I was up at the Sheffield Book Award yesterday where Mister Creecher was awarded Highly Commended in the YA section that was won by Martyn Bedford with his book Flip. Afterwards, at the book signing, one of my visitors - a thirteen year old girl called Ida - said that she was a writer but was suffering from writer's block.
Ida left a comment on this blog, but I didn't publish it because she also gave the name of her school and I was a bit concerned she might not have intended to give so much information. Anyway, I thought I'd carry on the conversation I was having with her in this post.
Some people don't think there is any such thing as writer's block, and that it is just the over-dramatisation of a perfectly normal problems writers encounter all the time. It does feel like a bit of a curse, and that even talking about it can't be a good thing. But the fact is that whether we believe that it exists or not, sometimes it is harder to write than it is at other times.
Sometimes we run out of ideas. Or we run out of ideas we want to use, which isn't exactly the same thing. The ideas we have may no longer seem right for the kind of writer we want to be. Because that can change over time.
Sometimes we have the ideas - lots of them - but we don't seem satisfied with what we write in answer to those ideas. We lose confidence in our ability to deliver those great ideas we have.
Perhaps we have things going on in our lives that are a distraction. They might be things that will later inspire a really great piece of writing, but we haven't had time to digest them yet. Maybe where we work has changed somehow and it has disrupted our routine or is breaking our concentration. Maybe we are too miserable. Or too happy.
Worst of all, maybe we have that terrible demon on our shoulder saying that we just aren't good enough.
Well, I'm going to work on the assumption that this isn't true. So what can we do, if we don't seem able to write? What can Ida do? Well, I think there are a few things she can try.
If you get stuck in a piece of writing for too long that it is stopping you from working, then put it in a drawer and don't look at it for as long as you can. When you next look at it, you will have a better idea about whether it was as bad as you thought or is actually a lot better than that. Either way it will be clearer what needs to be done to save it, or whether - as we have to do sometimes - it is better to accept that it isn't worth any more of your precious time.
But more importantly, with that piece put away in the drawer you can write something else. I would suggest writing something short - a short story, a blog post, a book review - anything really. Just write something. And try and write something every day, or as often as you can. Maybe you could keep a diary.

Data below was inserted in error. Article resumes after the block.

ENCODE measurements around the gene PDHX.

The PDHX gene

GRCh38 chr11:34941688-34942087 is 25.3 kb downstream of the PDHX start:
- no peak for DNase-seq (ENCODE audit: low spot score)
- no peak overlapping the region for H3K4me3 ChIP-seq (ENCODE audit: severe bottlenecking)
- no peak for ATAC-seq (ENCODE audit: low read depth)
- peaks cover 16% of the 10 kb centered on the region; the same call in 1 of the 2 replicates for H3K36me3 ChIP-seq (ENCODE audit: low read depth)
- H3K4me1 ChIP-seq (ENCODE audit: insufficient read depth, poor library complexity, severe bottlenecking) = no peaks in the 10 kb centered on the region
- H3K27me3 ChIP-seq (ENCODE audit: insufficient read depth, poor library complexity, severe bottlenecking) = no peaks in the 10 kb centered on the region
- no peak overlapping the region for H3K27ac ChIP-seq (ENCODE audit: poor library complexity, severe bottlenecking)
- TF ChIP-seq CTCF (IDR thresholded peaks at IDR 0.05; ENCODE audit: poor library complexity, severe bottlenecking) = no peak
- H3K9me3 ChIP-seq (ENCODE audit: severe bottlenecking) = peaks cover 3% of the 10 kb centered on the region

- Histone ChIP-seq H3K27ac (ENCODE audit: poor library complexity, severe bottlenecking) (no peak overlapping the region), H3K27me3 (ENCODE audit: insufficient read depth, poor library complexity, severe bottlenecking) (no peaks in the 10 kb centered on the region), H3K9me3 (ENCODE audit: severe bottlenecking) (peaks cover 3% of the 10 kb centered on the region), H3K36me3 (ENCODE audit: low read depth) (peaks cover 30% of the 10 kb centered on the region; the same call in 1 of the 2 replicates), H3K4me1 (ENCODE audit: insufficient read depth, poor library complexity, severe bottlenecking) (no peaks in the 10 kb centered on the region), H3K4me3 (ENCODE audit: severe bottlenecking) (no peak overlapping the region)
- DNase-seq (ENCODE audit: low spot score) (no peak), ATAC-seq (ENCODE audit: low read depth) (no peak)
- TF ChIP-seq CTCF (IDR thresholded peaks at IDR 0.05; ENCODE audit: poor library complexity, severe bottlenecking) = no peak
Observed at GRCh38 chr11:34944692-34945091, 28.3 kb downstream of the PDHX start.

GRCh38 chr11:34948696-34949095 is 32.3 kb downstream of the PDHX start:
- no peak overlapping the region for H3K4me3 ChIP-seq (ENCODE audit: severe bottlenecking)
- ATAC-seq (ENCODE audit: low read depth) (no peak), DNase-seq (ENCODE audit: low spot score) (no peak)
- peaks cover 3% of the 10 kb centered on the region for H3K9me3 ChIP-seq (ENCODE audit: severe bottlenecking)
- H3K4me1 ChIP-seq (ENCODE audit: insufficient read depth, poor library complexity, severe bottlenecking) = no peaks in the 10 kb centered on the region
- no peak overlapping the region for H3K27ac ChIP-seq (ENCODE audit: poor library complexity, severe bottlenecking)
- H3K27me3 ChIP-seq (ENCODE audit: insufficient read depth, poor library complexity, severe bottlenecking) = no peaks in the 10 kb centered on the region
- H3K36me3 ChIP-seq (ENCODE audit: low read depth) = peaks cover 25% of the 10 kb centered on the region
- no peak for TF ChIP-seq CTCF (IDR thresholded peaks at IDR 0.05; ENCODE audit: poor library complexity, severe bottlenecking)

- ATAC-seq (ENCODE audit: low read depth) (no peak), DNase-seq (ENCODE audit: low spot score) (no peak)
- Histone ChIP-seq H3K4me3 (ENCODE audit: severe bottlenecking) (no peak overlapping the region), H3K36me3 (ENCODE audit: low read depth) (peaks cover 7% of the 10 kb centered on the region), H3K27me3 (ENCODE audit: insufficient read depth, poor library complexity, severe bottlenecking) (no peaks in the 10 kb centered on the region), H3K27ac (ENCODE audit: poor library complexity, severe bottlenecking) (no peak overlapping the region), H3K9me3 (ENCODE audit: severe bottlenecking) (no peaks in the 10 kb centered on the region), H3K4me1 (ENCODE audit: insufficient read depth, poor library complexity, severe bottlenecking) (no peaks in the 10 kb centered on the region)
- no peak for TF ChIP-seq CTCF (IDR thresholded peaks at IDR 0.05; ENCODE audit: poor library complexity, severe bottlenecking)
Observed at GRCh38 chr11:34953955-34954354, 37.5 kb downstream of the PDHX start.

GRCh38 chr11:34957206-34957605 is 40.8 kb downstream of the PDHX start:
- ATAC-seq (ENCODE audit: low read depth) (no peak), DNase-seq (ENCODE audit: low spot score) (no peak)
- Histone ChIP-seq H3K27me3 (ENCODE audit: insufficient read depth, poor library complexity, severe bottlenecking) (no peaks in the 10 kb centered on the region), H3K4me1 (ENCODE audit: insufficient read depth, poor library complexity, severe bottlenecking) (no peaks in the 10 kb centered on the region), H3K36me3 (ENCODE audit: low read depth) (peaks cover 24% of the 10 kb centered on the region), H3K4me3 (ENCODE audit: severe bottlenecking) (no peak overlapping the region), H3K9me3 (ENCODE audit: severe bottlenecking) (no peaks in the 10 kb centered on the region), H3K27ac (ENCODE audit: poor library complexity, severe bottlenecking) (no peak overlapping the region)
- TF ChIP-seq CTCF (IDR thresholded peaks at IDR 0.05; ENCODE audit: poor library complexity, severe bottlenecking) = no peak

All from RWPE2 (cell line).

If your block has happened before you even start a project and even these short pieces seem to be painful, then I would suggest reading a book. Read something you really like - either something you have read before and loved or something by a favourite author - someone you admire. Remind yourself of how exciting writing is and why you wanted to write stuff in the first place.
But get back to writing as soon as possible. Don't weigh yourself down with your own expectations. Play to your strengths and write something you would like to read yourself.
Now as Ida is 13 I will also say here that sometimes - not always, but sometimes - the problem with young writers is one of planning. I have no set rule about planning. Sometimes I plan very rigidly and sometimes not. It depends on the book, and even when I plan rigidly, the book goes its own way once I start writing.
But sometimes a plan can be very liberating because you know where the story is going and you have these stepping stones as a route. It means that you are filling the gaps rather than trying to fill the whole book every time you sit down to write. If you are having problems getting your ideas written, try planning the story before you start. There are lots of ways to do this. Here is one:
On a sheet of A4 lined paper, write the number 1 to 10 in the margin, leaving several lines between (obviously you can do this on a computer if you'd prefer, but I find that for the first plan I still pick up a pen). If you imagine 1 to be the first scene and 10 to be the last, then put a paragraph next to each number giving yourself some idea of what happens in that part of the story.
This will give you a written framework to refer back to each time you write and will help you to make decisions that may block your writing. If you get all of the 'When does this character die?', 'When do these characters first meet?' stuff out of the way, all you have to do is write. Don't allow details to stop you. Can't think of character's name? Steal a name from the phone book or an index or a magazine.
This is perhaps most useful for a short story, but you could do the same for chapters in a book - list the chapters as numbers and give yourself a little note about what you want to happen in each. But maybe a short story is the very thing you need to write. Maybe a novel is going to be too much.
Even if you never use this method again, have a try and see if it works to get you started. Because getting started is the key thing. When I don't write for a while it takes me a long time to get myself back in the zone I need to be in. The longer you go without writing, the more likely it is that you will be disappointed with what you write.
So good luck Ida, and good luck anyone else out there having problems. Hope this helps.